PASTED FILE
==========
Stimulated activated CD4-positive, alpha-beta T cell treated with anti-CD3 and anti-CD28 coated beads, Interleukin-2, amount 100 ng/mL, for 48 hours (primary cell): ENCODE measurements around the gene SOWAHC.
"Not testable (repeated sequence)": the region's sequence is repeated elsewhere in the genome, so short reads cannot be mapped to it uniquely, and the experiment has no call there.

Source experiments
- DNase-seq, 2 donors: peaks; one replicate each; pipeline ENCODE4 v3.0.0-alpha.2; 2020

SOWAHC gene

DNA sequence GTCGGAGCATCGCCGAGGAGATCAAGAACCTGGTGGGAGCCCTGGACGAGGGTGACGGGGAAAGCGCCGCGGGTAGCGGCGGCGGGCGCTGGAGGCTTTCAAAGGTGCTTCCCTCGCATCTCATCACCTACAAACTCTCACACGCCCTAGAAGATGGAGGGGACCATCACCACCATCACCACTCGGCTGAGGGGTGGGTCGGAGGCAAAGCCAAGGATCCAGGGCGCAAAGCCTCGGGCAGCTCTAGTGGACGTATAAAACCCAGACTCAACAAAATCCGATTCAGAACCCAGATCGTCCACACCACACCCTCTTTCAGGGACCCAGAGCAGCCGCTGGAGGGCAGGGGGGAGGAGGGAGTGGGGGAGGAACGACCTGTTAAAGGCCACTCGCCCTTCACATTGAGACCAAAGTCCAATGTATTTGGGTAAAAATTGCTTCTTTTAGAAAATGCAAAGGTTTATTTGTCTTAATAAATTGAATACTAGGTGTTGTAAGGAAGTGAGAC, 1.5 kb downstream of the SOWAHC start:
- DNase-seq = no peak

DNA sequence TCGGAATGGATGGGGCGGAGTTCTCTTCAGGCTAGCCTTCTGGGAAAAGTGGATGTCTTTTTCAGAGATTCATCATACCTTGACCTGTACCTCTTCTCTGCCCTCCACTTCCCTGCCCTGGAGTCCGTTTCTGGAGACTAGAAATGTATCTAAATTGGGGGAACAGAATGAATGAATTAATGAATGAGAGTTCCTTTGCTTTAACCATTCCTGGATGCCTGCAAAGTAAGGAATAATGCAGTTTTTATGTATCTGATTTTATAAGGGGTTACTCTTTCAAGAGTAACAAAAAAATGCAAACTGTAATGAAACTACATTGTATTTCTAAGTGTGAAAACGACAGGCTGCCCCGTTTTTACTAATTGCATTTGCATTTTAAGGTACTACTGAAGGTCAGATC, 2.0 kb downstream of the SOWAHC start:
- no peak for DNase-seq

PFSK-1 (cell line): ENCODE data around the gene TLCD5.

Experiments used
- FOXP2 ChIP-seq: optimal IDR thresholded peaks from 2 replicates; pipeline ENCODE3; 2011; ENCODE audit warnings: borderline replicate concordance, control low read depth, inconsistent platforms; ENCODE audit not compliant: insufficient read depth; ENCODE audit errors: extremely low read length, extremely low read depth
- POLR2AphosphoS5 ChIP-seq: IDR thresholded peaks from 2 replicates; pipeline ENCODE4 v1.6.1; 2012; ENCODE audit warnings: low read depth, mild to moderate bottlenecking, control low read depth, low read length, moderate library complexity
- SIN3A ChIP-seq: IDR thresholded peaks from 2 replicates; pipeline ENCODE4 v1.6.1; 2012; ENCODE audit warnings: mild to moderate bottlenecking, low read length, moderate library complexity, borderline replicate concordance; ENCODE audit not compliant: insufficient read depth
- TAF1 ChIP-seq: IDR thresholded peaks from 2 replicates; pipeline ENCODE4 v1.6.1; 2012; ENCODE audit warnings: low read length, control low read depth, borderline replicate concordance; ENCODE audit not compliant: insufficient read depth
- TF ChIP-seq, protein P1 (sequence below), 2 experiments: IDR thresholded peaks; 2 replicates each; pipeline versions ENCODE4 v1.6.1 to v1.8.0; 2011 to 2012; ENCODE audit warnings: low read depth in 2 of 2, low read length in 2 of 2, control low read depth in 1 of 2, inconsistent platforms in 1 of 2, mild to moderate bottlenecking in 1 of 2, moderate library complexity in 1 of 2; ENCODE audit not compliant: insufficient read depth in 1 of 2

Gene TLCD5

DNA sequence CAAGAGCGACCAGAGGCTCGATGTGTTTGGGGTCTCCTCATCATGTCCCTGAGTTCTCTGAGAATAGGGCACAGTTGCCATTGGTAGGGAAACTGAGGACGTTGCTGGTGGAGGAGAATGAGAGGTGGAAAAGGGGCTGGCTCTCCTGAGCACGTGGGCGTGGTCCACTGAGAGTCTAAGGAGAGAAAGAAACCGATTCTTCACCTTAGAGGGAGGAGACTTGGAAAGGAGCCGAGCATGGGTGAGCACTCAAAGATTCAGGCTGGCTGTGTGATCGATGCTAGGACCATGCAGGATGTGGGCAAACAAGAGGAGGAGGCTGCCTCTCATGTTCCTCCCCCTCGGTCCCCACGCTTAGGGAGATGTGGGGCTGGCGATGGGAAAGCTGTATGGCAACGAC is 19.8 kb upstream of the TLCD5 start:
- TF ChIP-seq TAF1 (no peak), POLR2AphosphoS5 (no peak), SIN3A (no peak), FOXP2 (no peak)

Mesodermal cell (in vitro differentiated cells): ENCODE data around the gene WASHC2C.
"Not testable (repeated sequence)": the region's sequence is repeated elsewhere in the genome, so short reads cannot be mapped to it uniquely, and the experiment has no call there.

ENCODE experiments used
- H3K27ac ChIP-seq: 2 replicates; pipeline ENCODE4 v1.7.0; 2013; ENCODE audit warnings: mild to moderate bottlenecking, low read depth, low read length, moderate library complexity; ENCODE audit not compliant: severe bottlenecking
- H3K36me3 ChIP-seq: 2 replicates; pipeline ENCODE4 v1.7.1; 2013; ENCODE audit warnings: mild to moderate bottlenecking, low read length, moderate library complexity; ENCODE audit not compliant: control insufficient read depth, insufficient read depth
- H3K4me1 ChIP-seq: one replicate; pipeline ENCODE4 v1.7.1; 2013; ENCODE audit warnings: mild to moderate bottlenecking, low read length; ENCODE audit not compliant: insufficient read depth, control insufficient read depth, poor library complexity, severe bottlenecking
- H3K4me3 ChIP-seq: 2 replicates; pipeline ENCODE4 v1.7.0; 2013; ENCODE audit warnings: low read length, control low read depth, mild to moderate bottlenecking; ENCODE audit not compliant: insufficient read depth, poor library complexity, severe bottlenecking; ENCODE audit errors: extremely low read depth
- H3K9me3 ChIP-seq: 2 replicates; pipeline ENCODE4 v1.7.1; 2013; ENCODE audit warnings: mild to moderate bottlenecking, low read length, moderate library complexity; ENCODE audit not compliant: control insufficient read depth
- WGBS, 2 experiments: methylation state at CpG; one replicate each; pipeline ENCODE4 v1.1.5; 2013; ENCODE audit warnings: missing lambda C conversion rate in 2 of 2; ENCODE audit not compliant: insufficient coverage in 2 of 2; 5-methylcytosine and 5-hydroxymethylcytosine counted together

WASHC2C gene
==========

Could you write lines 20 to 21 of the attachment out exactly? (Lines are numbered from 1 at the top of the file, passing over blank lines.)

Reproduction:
Mesodermal cell (in vitro differentiated cells): ENCODE data around the gene WASHC2C.
"Not testable (repeated sequence)": the region's sequence is repeated elsewhere in the genome, so short reads cannot be mapped to it uniquely, and the experiment has no call there.